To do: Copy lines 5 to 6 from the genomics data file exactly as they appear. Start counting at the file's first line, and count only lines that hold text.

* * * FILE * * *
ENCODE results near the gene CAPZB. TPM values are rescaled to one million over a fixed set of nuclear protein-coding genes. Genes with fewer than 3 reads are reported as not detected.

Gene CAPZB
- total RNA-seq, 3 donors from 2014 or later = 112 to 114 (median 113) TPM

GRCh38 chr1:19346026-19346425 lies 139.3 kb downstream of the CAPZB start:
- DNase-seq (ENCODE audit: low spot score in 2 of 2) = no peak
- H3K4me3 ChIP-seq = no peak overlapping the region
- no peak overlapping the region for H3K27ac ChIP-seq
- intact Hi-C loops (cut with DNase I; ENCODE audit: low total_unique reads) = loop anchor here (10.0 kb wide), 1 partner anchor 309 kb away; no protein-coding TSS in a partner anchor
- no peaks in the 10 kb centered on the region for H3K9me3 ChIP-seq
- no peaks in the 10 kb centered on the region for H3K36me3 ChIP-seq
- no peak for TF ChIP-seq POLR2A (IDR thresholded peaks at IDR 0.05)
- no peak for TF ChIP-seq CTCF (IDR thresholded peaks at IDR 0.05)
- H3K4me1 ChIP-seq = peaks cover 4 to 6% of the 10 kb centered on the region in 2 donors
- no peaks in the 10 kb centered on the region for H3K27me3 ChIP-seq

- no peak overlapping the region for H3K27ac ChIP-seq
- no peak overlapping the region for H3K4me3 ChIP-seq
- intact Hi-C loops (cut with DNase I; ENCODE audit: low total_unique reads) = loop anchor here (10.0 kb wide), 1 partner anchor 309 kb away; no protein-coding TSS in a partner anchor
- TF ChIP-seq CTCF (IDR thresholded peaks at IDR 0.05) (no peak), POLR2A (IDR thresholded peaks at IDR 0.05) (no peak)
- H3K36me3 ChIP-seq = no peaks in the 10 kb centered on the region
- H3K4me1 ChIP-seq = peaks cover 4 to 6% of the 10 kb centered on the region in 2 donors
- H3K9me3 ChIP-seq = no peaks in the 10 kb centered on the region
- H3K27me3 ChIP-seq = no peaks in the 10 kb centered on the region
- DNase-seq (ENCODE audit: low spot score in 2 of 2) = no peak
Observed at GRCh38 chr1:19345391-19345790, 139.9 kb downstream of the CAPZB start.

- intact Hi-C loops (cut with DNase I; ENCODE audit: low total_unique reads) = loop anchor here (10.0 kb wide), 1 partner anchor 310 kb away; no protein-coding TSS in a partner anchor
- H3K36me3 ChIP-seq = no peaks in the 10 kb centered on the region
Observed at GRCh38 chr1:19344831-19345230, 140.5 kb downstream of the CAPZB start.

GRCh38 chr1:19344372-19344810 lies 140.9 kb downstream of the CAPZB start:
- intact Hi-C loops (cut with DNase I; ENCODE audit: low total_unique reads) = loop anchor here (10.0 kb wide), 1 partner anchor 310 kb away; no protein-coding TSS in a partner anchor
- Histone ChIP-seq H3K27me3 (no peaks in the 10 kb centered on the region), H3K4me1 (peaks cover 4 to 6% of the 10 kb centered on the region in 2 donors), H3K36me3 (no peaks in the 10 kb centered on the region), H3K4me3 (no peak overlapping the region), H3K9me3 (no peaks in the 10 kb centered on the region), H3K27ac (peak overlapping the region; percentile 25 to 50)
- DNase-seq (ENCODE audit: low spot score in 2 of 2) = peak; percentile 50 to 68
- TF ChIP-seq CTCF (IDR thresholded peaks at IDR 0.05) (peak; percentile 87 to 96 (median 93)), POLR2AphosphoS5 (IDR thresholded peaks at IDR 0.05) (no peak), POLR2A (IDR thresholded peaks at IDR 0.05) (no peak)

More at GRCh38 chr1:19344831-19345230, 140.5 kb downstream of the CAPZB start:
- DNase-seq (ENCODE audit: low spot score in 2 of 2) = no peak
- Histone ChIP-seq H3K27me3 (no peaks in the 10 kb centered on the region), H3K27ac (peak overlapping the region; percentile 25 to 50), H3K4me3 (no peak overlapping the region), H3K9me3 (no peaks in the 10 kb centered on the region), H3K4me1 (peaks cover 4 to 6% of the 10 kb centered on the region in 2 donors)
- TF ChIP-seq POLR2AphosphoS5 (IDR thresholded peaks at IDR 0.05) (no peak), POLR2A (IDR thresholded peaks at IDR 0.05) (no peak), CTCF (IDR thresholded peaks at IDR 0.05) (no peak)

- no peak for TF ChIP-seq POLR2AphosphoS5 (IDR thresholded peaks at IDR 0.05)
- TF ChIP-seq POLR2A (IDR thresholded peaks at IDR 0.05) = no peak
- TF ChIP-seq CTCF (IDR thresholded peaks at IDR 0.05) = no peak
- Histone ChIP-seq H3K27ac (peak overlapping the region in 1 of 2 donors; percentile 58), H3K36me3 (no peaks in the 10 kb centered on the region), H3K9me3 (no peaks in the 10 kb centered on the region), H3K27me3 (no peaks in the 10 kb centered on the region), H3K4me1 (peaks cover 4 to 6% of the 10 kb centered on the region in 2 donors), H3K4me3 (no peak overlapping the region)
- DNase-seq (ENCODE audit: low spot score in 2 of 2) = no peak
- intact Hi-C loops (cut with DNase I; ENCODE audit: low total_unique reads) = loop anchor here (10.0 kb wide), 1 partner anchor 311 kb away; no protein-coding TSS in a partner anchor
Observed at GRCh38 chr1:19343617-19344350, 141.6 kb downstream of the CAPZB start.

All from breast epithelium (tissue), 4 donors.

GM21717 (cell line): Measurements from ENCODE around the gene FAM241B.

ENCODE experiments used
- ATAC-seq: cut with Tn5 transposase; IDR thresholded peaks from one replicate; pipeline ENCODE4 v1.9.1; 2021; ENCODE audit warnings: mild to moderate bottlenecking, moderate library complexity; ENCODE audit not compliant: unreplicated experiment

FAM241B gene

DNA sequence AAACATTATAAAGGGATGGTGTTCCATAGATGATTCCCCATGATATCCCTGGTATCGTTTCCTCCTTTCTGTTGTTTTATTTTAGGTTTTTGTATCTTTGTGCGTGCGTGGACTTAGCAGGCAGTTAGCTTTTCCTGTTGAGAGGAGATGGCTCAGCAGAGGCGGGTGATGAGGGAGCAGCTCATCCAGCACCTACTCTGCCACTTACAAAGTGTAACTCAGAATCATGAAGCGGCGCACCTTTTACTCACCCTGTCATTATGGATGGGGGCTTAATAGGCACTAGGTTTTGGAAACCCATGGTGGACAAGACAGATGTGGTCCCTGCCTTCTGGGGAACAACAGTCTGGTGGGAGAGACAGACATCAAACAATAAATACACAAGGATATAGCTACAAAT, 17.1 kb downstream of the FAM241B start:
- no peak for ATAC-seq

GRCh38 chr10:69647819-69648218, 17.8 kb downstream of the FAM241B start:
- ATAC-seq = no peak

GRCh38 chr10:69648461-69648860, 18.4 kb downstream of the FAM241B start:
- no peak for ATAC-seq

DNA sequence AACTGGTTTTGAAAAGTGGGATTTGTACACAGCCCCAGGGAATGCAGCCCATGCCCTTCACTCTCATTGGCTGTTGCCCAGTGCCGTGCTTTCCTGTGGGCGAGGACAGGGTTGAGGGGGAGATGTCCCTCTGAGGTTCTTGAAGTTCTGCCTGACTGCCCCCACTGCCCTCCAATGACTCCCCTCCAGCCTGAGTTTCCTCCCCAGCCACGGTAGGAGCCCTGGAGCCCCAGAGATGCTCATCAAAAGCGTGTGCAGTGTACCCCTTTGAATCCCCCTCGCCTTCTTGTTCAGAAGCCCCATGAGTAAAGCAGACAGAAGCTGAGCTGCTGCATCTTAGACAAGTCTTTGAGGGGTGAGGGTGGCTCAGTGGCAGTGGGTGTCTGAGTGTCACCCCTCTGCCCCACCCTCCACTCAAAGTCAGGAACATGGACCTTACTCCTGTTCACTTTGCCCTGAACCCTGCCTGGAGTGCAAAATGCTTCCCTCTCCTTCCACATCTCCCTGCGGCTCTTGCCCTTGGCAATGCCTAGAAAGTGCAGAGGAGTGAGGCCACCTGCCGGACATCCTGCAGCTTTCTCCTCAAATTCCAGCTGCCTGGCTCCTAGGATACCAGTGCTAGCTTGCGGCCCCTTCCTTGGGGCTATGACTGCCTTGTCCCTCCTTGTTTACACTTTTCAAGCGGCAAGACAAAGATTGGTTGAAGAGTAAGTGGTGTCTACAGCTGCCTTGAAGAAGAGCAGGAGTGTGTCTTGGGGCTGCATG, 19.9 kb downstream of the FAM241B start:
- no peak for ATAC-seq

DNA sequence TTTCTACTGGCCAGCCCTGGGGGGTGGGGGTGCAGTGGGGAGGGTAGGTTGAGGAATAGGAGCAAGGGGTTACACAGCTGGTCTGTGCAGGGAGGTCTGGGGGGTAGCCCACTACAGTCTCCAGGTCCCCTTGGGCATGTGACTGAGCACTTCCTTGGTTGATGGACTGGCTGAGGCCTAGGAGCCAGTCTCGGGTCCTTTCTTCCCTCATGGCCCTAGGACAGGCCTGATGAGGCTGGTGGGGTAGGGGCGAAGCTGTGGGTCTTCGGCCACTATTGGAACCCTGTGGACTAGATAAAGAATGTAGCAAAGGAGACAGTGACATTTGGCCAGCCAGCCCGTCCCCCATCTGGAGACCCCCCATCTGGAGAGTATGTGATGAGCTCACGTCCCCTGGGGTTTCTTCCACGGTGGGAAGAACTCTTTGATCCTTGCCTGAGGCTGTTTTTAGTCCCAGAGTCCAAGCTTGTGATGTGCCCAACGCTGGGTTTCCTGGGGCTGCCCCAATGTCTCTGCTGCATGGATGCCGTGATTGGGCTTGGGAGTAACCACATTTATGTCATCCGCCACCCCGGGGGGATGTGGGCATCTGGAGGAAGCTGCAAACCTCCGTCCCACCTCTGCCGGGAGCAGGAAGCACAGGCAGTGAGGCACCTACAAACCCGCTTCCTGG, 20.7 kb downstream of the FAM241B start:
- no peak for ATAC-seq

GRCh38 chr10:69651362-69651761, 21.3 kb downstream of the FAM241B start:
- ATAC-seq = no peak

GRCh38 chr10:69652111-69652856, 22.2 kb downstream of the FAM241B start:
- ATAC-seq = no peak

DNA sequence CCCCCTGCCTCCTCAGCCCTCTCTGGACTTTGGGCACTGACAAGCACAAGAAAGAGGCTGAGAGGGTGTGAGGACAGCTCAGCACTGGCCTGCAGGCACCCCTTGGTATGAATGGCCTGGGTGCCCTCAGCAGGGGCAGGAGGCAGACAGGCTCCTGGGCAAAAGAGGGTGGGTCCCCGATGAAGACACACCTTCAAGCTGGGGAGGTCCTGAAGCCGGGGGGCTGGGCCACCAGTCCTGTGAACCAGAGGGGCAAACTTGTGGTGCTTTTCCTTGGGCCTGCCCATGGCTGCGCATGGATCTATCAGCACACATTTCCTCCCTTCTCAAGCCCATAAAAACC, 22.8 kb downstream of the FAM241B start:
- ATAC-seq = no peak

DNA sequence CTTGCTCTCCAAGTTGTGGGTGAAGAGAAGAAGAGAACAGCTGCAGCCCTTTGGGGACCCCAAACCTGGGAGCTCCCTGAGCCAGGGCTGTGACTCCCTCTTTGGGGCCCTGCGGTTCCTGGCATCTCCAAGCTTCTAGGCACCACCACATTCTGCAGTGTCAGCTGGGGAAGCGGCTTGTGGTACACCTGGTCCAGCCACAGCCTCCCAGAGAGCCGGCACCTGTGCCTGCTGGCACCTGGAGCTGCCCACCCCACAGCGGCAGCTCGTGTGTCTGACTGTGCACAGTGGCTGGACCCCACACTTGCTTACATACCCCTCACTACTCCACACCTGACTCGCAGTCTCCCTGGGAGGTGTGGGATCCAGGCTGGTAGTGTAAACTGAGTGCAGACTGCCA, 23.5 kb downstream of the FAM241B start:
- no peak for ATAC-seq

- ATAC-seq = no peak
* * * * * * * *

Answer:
- DNase-seq (ENCODE audit: low spot score in 2 of 2) = no peak
- H3K4me3 ChIP-seq = no peak overlapping the region